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Renowned academician, scholar and former Chief Secretary KPK, Mr. Abdullah has delivered a lecture to FBR officers on “Morality, ethics and public service delivery”.
The talk was delivered as part of a new series of motivational lectures organized on the initiative of FBR Chairman to motivate officers to work with renewed zeal. The lecture was arranged at the main auditorium of FBR Headquarters Islamabad and officers in field formations attended it through a video link.
In his animated style, Mr. Abdullah dilated upon the concept of motivation, and how motivation leads to a natural transformation but it has no meaning without ethical consideration. He said ethics has been an integral part of human resource management for nearly 2000 years and the role of universal moral values such as honesty, integrity, truthfulness and strength of character had been understood and recognized throughout history in the delivery of public service.
He said the civil service delivery in Pakistan was hampered by problems of hypocrisy and duplicity and that there was a culture of shifting responsibility upstairs (or down to the grassroots) without understanding that change came from within, and it required exemplification, not mere lecturing or sermonising. “In absence of individual motivation, the change that is likely to come will take a long time and it will depend in large measure on the kind of structural changes introduced in the way public policy is formulated and delivered in the country,” he said.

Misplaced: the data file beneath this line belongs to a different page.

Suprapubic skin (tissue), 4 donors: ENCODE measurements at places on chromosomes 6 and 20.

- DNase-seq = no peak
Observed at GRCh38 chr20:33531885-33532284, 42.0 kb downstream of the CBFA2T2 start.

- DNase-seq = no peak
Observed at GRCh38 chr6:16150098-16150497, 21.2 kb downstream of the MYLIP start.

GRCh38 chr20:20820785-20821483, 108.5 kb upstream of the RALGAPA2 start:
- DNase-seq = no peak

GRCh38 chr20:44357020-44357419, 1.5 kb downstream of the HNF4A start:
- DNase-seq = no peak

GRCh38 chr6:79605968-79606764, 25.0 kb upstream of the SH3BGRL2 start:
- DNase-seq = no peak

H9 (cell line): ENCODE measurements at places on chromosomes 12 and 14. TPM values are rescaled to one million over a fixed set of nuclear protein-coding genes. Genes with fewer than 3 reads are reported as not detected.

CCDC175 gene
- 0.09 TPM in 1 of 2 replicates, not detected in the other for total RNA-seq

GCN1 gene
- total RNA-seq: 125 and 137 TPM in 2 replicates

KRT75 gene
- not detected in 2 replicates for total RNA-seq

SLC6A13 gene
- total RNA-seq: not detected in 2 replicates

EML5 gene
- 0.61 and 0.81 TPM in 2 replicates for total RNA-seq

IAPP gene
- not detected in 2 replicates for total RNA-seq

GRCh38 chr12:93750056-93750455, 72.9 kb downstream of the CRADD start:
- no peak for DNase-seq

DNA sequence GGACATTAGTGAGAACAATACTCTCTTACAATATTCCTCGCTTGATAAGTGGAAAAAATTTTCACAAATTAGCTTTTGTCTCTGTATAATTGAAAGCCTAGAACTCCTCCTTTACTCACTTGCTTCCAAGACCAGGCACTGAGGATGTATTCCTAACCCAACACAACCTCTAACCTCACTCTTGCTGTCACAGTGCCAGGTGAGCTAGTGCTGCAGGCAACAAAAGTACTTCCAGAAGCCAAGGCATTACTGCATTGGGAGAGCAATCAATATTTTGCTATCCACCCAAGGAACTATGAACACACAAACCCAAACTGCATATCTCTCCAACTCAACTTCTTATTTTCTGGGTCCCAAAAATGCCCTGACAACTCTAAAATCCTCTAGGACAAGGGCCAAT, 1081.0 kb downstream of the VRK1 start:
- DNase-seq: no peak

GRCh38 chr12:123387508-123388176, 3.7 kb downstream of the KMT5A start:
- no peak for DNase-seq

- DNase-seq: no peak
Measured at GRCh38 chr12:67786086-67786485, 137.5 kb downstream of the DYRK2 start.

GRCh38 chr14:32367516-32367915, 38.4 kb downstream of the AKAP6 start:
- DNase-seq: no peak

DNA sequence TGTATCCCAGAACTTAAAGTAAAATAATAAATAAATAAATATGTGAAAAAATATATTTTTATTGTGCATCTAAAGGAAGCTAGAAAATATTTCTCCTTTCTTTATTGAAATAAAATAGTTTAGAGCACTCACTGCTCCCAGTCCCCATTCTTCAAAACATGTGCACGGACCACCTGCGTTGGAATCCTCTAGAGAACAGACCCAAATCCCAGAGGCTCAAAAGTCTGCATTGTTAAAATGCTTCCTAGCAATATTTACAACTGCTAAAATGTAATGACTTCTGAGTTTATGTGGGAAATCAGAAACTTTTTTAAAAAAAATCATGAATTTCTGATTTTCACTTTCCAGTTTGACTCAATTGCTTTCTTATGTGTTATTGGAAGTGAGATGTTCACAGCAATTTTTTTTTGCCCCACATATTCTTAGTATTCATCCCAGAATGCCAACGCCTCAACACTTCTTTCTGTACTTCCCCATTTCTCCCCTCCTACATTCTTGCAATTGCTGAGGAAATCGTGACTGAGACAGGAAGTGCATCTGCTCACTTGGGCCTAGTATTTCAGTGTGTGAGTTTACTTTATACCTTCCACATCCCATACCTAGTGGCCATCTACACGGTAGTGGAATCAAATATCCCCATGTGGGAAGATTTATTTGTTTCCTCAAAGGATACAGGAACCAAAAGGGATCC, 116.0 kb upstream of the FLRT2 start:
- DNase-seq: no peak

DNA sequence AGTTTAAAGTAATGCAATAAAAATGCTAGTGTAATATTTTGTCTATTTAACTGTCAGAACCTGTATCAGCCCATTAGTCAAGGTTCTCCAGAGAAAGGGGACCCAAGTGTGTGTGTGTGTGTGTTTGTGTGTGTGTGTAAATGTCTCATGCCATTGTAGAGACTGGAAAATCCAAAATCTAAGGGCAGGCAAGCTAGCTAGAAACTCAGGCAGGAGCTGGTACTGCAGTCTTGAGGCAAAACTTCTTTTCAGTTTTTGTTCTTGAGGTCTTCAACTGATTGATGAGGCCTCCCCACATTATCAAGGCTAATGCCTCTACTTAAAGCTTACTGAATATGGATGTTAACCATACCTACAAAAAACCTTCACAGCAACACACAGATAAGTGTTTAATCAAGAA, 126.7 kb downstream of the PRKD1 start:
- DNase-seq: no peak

He said honesty and competence, the two virtues of Prophet Yūsuf ibn Yaʿqūb that have been expounded in Surah Yousaf, were the cornerstone of public service which required mastering or mustering over resources to ensure sustainability of state and welfare of its citizenry.
Mr. Abdullah said any successful system of accountability was based on principles of accountability, merit, predictability, sustainability and equity. However, the moral content in our accountability system was still weak and fragile and needs infusion of a distinction between haram and halal to make the accountability system more robust and result-oriented.
He also called for ethical standards to be grounded in sound moral basis, saying ethical values were absolute and assigning them to relative terms was a fallacy. He said God had ingrained the sense of evil and good in us and it was up to individuals to see and cultivate good while discarding evil.
To start on the road of individual moral enlightenment, he expounded that the short-cut lay in the recourse towards the Seerat of the Holy Prophet (PBUH). The lecture culminated with a Q&A session and presentation of a momento to Mr. Abdullah for his enlightening talk.